Perioral dermatitis is a common skin rash. Perioral means 'around the mouth' and dermatitis refers to inflammation of the skin. This leaflet discusses potential causes, symptoms and perioral dermatitis treatment.
What is perioral dermatitis?
Perioral dermatitis is a skin disorder that presents as a rash around the mouth - the word 'perioral' meaning 'around the mouth', and 'dermatitis' meaning 'inflammation of the skin'. Less commonly, it can affect the skin around the eyes and nose.
What does perioral dermatitis look like?
Typically, small red or pink lumpy spots develop on the skin anywhere around the outside of the mouth. These bumps around the mouth can resemble acne spots but perioral dermatitis is not acne. They can also look like eczema.
The skin under and next to each spot is often red or pink. If there are a lot of spots next to each other then the area of affected skin can just look red and lumpy. Sometimes the skin surface can become dry and flaky.
By Johannes Köhler, CC BY-SA 4.0, via Wikimedia Commons
The skin just next to the lips is often not affected, or is affected much less than, the skin just a little further away from the lips. In some cases it can look as though the rash almost forms a ring around the mouth, sparing a small border of skin next to the lips. Occasionally, the skin around the eyes is also affected.
The severity of the rash can vary from a few minor spots that are barely noticeable, to a definite and obvious lumpy rash that is around the mouth. The rash is not usually painful or itchy. However, some people report a mild burning sensation or itchy feeling. Others report that the affected skin feels tense. The rash is not serious and is not associated with any underlying disease. However, it can be unsightly.
What causes perioral dermatitis?
The exact cause is not clear. However, in many cases the rash seems to be triggered by one or more of the following:
- Steroid creams and ointments are a main trigger. See below for details.
- Make-up, cleansers and cosmetics applied to the area affected on the face. It may be that certain ingredients of cosmetics may act as the trigger. For example, one study found that make-up foundation seemed to be a particular provoking factor.
- Physical factors such as strong winds and UV light.
- Fluoridated toothpaste and chewing gum have been suggested as possible triggers.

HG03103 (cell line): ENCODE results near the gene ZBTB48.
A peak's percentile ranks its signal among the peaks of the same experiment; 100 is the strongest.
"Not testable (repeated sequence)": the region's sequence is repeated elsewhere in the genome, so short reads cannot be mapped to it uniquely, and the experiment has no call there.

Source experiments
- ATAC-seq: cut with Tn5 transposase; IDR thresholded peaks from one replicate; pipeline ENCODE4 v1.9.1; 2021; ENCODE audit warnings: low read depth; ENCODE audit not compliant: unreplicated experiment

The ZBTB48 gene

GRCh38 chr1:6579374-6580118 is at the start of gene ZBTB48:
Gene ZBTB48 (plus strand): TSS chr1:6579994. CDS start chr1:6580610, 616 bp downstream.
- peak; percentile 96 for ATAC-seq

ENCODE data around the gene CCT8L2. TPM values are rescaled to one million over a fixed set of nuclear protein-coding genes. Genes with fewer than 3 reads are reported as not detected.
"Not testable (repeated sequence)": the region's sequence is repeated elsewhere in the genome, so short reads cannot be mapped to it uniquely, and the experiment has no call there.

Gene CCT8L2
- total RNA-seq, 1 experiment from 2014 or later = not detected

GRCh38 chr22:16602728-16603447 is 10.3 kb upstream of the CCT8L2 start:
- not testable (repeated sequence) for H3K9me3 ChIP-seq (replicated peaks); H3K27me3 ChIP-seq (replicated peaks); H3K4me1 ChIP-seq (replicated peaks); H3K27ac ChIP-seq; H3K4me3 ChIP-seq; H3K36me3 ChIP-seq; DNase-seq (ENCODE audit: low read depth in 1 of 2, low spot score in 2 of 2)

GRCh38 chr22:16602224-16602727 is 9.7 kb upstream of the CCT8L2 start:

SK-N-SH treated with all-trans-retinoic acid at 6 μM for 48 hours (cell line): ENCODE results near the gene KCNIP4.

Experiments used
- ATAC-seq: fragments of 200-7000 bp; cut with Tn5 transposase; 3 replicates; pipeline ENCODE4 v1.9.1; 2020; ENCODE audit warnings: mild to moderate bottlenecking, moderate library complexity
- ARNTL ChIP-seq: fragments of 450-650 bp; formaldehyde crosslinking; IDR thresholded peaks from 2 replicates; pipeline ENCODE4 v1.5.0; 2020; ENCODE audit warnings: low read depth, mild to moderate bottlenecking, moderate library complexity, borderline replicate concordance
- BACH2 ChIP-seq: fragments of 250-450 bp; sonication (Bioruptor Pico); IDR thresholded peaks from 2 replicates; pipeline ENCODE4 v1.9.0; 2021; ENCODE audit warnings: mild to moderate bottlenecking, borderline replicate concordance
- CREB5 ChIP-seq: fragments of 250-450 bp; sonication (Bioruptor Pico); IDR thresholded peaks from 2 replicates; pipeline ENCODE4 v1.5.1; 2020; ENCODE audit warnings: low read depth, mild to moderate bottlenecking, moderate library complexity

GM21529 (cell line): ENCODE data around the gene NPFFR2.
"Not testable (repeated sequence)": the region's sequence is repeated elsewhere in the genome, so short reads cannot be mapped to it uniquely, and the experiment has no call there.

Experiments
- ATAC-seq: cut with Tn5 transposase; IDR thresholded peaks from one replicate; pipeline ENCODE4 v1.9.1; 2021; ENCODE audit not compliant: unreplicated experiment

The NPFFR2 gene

- Yeasts and germs (bacteria) that live on the skin and in hair follicles have been suggested as a possible trigger. (However, perioral dermatitis is not just a simple skin infection.)
- Hormone factors may play a part, as some women find that the rash becomes worse just before a period.
- The oral contraceptive pill may be a factor in some cases.
- Recently, a study has found that some sun creams used on the face may be a trigger for perioral dermatitis in some children and adults. A liquid, gel or light milk sunscreen may be the best to use.
Lip-licking dermatitis is very similar to peri-oral dermatitis but tends not to spare any skin next to the lips so spreads out directly from the lips. It is more common in children, particularly those who habitually lick their lips. The mainstay of treatment is to avoid licking the lips and using bland lip balms such as vaseline® to cover the skin. However, topical steroids can be used in lip-licking dermatitis and do have some benefit at times.
James Heilman, MD, CC BY-SA 4.0, via Wikimedia Commons
Who gets perioral dermatitis?
There are a number of risk factors for perioral dermatitis. Almost all cases occur in young women, most commonly between the ages of 15 and 45 years. It is thought to affect up to 1 in 100 women at some point in their lives. Perioral dermatitis is uncommon in men and children (although lip-licking dermatitis is much more common in children). However, as the number of men using facial skin products increases, the number of men with perioral dermatitis is increasing.
Is perioral dermatitis contagious?
No. Perioral dermatitis is not contagious.
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Perioral dermatitis caused by steroid cream
By Father Goose, CC BY-SA 4.0, via Wikimedia Commons